Such random encounters with Iraqis are a far cry from the expansive range of local contacts available to Vietnam-era lawmakers. During a seven-day trip into the Vietnamese countryside in February 1968, Sen. Joseph Clark (D) met with a wide range of Vietnamese "opinion makers." He came back convinced that the war was headed for stalemate. The "kill ratios" favored by US military commanders to measure progress in the war "do not gauge either an enemy's capabilities or intentions," he wrote to Congress.

A cloistered view

Today's congressional visitors mainly talk to other Americans. Typically, they are briefed on arrival by Ambassador L. Paul Bremer and other US officials, then taken in heavily protected convoys to secured sites, such as oil refineries, power plants, hospitals, or schools. Visits with soldiers from a member's district are arranged. Whenever possible, members stop at a mass grave site of Saddam Hussein's victims.

"You'd never seen so many quiet members of Congress in your life when they'd see that [grave site]. That would bring it home what we were doing there in one little hour visit," says Tom Korologos, until recently a senior counselor to Mr. Bremer arranging such tours.

The Pentagon is promoting congressional visits, and House GOP leaders have asked every Republican member to visit Iraq as soon as possible. "Secretary Rumsfeld has encouraged members very strongly to go to Iraq. He believes that when they go there and examine the situation, they're more likely to be supportive," says Powell Moore, assistant secretary for legislative affairs in the Pentagon.

House Democratic leader Nancy Pelosi, who voted against force in Iraq, is not encouraging Democrats to visit Iraq, but "neither is she discouraging it," says a Democratic leadership aide. "Members have been encouraged to visit the wounded at the Walter Reed [Army Medical Center]."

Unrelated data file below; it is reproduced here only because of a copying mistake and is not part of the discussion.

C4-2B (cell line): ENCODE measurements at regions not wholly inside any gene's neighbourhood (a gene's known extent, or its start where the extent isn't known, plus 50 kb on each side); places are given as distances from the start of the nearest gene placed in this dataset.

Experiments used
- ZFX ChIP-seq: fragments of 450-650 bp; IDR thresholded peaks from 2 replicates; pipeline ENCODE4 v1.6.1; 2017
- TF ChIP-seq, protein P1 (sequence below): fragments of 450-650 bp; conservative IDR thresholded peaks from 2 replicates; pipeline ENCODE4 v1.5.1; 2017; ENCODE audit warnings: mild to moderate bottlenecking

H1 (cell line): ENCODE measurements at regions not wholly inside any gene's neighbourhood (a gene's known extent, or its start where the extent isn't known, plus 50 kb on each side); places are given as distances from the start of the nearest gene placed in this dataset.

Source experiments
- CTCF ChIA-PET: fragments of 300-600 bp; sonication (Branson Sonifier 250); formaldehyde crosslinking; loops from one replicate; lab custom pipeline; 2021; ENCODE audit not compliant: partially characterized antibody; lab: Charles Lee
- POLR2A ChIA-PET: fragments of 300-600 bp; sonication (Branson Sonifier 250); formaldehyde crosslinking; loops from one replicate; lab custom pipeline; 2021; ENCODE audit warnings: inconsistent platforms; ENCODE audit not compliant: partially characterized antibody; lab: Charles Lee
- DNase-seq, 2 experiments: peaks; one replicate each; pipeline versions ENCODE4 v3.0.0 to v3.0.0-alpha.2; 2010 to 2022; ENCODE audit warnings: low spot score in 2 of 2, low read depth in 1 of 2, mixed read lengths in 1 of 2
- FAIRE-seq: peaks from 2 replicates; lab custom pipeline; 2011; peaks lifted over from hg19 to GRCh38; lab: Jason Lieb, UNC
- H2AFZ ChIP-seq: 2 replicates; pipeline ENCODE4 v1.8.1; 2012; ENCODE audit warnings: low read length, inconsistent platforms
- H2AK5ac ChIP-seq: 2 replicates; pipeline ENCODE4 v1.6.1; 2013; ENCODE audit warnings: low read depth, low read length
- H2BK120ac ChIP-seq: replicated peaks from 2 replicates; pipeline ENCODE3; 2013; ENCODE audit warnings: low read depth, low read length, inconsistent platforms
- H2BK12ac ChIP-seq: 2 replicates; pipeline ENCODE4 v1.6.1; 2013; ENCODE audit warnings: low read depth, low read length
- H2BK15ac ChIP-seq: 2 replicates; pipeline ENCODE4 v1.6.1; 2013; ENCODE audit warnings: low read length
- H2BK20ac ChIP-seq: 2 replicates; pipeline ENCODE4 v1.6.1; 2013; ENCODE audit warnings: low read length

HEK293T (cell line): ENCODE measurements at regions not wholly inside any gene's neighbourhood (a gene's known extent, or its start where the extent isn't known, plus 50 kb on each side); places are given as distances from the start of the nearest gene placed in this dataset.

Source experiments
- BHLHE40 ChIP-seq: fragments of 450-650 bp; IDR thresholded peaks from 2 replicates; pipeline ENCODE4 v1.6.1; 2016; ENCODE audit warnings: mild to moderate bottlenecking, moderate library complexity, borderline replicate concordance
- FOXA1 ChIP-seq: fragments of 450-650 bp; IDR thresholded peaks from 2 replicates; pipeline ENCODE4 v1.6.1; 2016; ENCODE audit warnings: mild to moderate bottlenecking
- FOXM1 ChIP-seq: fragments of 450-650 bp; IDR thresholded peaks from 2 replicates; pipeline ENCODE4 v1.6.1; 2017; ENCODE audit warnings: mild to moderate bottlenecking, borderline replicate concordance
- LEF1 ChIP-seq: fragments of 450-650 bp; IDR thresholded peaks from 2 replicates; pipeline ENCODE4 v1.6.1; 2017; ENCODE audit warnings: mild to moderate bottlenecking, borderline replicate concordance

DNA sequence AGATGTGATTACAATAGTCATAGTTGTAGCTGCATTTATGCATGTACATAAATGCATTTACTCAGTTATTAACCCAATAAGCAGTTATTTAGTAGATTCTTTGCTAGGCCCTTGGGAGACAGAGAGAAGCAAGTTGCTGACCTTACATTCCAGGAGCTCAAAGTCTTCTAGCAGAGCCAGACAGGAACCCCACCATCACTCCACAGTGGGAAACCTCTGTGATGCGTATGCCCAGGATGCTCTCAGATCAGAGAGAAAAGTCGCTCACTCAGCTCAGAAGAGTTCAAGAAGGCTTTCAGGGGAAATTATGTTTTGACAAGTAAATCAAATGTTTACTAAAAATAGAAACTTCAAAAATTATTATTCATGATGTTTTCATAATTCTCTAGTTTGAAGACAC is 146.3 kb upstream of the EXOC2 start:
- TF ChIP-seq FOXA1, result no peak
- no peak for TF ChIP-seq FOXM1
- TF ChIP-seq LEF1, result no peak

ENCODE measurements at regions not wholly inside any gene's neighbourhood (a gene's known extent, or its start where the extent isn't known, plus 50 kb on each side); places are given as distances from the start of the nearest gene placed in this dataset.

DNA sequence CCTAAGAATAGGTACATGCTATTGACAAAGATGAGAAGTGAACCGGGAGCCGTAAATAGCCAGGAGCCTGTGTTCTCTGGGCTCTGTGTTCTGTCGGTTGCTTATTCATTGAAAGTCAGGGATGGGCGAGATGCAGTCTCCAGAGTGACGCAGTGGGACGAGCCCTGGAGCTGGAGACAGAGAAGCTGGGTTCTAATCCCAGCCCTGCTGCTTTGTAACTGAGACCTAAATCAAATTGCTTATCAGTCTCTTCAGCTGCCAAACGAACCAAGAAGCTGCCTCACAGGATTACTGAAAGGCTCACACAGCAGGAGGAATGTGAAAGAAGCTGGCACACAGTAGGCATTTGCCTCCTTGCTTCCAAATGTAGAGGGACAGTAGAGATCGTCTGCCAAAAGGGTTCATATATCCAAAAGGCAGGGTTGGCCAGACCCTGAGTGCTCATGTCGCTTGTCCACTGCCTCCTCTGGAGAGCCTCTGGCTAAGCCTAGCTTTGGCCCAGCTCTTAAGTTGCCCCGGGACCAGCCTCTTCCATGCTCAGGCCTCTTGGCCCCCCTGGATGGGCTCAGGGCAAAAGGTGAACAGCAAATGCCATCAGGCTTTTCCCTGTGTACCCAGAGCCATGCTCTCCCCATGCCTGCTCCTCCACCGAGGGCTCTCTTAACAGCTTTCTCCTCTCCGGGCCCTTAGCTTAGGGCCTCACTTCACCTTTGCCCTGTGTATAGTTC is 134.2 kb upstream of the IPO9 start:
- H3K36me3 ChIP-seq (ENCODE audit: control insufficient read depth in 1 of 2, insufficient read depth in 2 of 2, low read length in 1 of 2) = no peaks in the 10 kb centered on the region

Members of Congress visiting Iraq say they want to have more direct contact with locals, but it's not possible because of security constraints. "Congressional delegations are moving targets, and very conspicuous ones at that. We don't want to make our military's job any harder than it is," says Sen. Richard Lugar [R] of Indiana, chairman of the Senate foreign relations committee.

Preparing sites for a congressional visit can involve from 200 to 300 soldiers. Members' days begin at 4 or 5 a.m. and go on past 11 p.m. They spend the night in Kuwait and generally return for a second day. Many return with criticisms: Not enough armored vehicles, inadequate body armor for National Guard and reservists, not enough US troops - or the wrong mix of troops. "We need a bigger presence," said Sen. Hillary Clinton (D) of New York, after returning from a Thanksgiving visit. "What I learned from my trip is that we are disproportionately depending on National Guard and reservists, and that really worries me," says Rep. Ellen Tauscher (D) of California.

But so far, no members of Congress are coming back saying that the US should pull out of Iraq. Many going in with doubts return to vote with the White House. After a two-day visit in October, a delegation of GOP moderates voted to support the president on a key vote to send $20 billion to Iraq as a grant, rather than a loan. "One [US] general told us that money is ammunition. US troops will be a lot more secure when Iraqis have jobs," said Rep. Amo Houghton (R ) of New York, one of six House Republicans to vote in 2002 against the use of force in Iraq.

But critics say these highly restricted trips reflect a pattern of inadequate congressional oversight since the 2002 vote to authorize use of force in Iraq. "Members of Congress [in Iraq] are being led and briefed by the very people they are investigating, then they are whisked home. That's not oversight. It just underscores the total absence of critical thought," says Ivo Daalder, a Brookings Institution senior fellow and former Clinton administration official.